Home » Events » M.A. Thesis Defense of MICHAEL GEORGE M. VILLASIS (Philippines) on 17 April 2024

M.A. Thesis Defense of MICHAEL GEORGE M. VILLASIS (Philippines) on 17 April 2024

Mar 21, 2024

The Theology and Ministry Program of the School of Humanities invites you to the oral defense of the M.A. Thesis entitled “‘JOY HAS COME TO THE WHOLE WORLD’: A Historical, Theological, and Pastoral Study of the Adoratio Crucis on Good Friday” by MICHAEL GEORGE M. VILLASIS on 17 April 2024, Wednesday, 10:45 a.m. at DLC 201, 2/F Dela Costa Bldg., Loyola School of Theology. The Board of Examiners is composed of Br. Joaquin Yap, Jr., S.W., D.Phil. (Second Reader/Principal Examiner), Fr. Cristopher Fajardo, S.T.D. cand., and Fr. Emmanuel Marfori, S.Th.D. The M.A. Thesis Adviser is Fr. Oliver Dy, S.J., S.T.D., Ph.D. The defense is being held in partial fulfillment of the requirements for the degree Master of Arts in Theological Studies with a field of specialization in Systematic Theology. It is open to the public.

Abstract: On Good Friday, the day of the Lord’s suffering and death, the Church abstains from the sacraments, fasts strictly, and disrupts the rhythm of its liturgical observance. In its stead, the Church celebrates the liturgy of the Lord’s Passion, in which the Christian faithful listen to the Lord’s words, venerate his life-giving cross, and partake of his Body in Holy Communion. The stark silence and simplicity of this day occupy a distinct place in the celebration of the Easter mysteries.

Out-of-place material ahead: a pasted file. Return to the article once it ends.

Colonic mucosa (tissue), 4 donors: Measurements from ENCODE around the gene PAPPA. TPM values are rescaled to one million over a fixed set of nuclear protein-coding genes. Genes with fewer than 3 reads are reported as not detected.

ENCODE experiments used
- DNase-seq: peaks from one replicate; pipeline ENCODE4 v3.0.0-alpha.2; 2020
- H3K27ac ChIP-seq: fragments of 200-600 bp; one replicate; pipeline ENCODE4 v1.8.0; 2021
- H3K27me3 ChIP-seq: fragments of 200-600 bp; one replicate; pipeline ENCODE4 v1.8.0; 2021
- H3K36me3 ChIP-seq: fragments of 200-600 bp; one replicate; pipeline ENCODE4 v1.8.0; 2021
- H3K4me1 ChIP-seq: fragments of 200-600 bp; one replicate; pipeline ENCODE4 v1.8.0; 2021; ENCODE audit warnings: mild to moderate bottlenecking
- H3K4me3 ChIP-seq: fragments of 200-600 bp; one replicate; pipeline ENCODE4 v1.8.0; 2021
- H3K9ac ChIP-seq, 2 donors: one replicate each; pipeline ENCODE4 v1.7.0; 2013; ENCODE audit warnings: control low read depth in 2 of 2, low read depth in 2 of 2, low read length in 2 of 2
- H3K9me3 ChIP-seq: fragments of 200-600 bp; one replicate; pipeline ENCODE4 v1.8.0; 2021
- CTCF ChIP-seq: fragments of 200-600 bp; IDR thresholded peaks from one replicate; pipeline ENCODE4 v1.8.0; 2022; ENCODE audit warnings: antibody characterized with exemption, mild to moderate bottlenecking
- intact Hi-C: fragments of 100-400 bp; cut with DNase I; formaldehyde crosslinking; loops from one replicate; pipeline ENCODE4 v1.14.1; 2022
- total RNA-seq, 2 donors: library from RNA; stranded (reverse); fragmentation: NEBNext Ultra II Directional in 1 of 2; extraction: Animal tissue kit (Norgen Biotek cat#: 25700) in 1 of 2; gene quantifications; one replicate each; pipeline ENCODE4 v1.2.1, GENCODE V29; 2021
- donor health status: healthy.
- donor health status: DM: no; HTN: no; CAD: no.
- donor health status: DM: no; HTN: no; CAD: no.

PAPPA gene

The adoratio crucis (adoration or veneration of the cross) is the second part of the Good Friday celebration. In the rite, as practiced throughout the centuries, the cross, crucifix, or cross-relic is shown to the people, who approach and adore it both individually and as one community, while psalms or hymns are sung. Notably, the interplay of personal devotion with the communal nature of the liturgy can be seen; both find a place in one act of worship in this rite.

This paper is a historical, theological, and pastoral study of the adoratio as practiced in the Roman Rite. First, the history of the ritual was examined, from its beginnings in fourth-century Jerusalem and its adaptation in Rome, up to the reforms of the Second Vatican Council. Second, drawn from its historical development, a theology of the adoratio was illustrated with respect to the meaning of the Cross, its connection with liturgical theology, and its place within the celebration of the Triduum. Third, an understanding of the contribution of the adoratio to the life of the Church was formed, especially in its importance in liturgical formation and Christian mission. In this manner, using the adoratio crucis as an illustrative example, the relationship between prayer, belief, and living was underscored, following the axiom lex orandi, lex credendi, lex vivendi.

What is shown in this study is the significance of the adoratio as a symbol not only of the Lord’s death, but of his triumphant Resurrection. As such, it becomes not only a commemoration of a past event, but a way of participating in a mystery that continues to be fruitful and saving in the lives of people, and a promise of the Kingdom that is to come. It is therefore a celebration of God’s triumphant love in Jesus Christ; as we adore the Cross, we sing not just of sorrow but of joy: “Venit gaudium in universo mundo.” Joy has come to the whole world.

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